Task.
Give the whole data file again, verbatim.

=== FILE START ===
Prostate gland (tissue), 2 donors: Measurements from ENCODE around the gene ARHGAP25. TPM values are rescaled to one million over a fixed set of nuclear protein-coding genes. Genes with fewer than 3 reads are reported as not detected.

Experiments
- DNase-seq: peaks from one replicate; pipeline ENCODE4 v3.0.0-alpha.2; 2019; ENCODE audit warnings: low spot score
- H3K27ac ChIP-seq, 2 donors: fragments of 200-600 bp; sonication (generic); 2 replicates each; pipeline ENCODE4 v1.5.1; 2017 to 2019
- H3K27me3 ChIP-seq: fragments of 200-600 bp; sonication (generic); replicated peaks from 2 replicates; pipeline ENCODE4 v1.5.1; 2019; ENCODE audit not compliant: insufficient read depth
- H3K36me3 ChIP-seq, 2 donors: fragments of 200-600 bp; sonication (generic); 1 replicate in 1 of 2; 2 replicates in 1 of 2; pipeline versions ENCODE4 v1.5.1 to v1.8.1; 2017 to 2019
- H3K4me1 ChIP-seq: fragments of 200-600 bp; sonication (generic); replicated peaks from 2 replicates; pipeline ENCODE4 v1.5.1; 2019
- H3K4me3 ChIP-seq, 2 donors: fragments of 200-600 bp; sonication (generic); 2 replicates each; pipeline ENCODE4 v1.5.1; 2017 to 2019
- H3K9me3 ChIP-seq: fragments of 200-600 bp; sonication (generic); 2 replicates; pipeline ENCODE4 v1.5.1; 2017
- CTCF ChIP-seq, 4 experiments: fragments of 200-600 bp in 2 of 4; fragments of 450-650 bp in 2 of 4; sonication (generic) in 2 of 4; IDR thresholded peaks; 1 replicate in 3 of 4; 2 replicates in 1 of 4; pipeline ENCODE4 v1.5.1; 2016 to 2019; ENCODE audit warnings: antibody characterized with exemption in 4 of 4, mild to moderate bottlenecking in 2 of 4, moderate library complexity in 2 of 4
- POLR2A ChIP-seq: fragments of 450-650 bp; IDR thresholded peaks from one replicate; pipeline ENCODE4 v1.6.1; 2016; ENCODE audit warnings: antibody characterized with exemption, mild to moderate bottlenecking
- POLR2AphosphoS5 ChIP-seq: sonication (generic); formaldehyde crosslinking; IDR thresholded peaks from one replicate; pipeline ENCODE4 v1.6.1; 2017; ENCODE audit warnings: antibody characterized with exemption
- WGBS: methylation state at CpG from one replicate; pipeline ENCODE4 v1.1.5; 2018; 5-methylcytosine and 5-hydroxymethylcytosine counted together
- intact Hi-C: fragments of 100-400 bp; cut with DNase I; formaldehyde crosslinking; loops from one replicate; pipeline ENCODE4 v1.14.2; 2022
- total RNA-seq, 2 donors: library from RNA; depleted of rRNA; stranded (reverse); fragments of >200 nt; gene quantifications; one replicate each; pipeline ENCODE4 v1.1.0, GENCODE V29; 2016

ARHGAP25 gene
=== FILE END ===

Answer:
Prostate gland (tissue), 2 donors: Measurements from ENCODE around the gene ARHGAP25. TPM values are rescaled to one million over a fixed set of nuclear protein-coding genes. Genes with fewer than 3 reads are reported as not detected.

Experiments
- DNase-seq: peaks from one replicate; pipeline ENCODE4 v3.0.0-alpha.2; 2019; ENCODE audit warnings: low spot score
- H3K27ac ChIP-seq, 2 donors: fragments of 200-600 bp; sonication (generic); 2 replicates each; pipeline ENCODE4 v1.5.1; 2017 to 2019
- H3K27me3 ChIP-seq: fragments of 200-600 bp; sonication (generic); replicated peaks from 2 replicates; pipeline ENCODE4 v1.5.1; 2019; ENCODE audit not compliant: insufficient read depth
- H3K36me3 ChIP-seq, 2 donors: fragments of 200-600 bp; sonication (generic); 1 replicate in 1 of 2; 2 replicates in 1 of 2; pipeline versions ENCODE4 v1.5.1 to v1.8.1; 2017 to 2019
- H3K4me1 ChIP-seq: fragments of 200-600 bp; sonication (generic); replicated peaks from 2 replicates; pipeline ENCODE4 v1.5.1; 2019
- H3K4me3 ChIP-seq, 2 donors: fragments of 200-600 bp; sonication (generic); 2 replicates each; pipeline ENCODE4 v1.5.1; 2017 to 2019
- H3K9me3 ChIP-seq: fragments of 200-600 bp; sonication (generic); 2 replicates; pipeline ENCODE4 v1.5.1; 2017
- CTCF ChIP-seq, 4 experiments: fragments of 200-600 bp in 2 of 4; fragments of 450-650 bp in 2 of 4; sonication (generic) in 2 of 4; IDR thresholded peaks; 1 replicate in 3 of 4; 2 replicates in 1 of 4; pipeline ENCODE4 v1.5.1; 2016 to 2019; ENCODE audit warnings: antibody characterized with exemption in 4 of 4, mild to moderate bottlenecking in 2 of 4, moderate library complexity in 2 of 4
- POLR2A ChIP-seq: fragments of 450-650 bp; IDR thresholded peaks from one replicate; pipeline ENCODE4 v1.6.1; 2016; ENCODE audit warnings: antibody characterized with exemption, mild to moderate bottlenecking
- POLR2AphosphoS5 ChIP-seq: sonication (generic); formaldehyde crosslinking; IDR thresholded peaks from one replicate; pipeline ENCODE4 v1.6.1; 2017; ENCODE audit warnings: antibody characterized with exemption
- WGBS: methylation state at CpG from one replicate; pipeline ENCODE4 v1.1.5; 2018; 5-methylcytosine and 5-hydroxymethylcytosine counted together
- intact Hi-C: fragments of 100-400 bp; cut with DNase I; formaldehyde crosslinking; loops from one replicate; pipeline ENCODE4 v1.14.2; 2022
- total RNA-seq, 2 donors: library from RNA; depleted of rRNA; stranded (reverse); fragments of >200 nt; gene quantifications; one replicate each; pipeline ENCODE4 v1.1.0, GENCODE V29; 2016

ARHGAP25 gene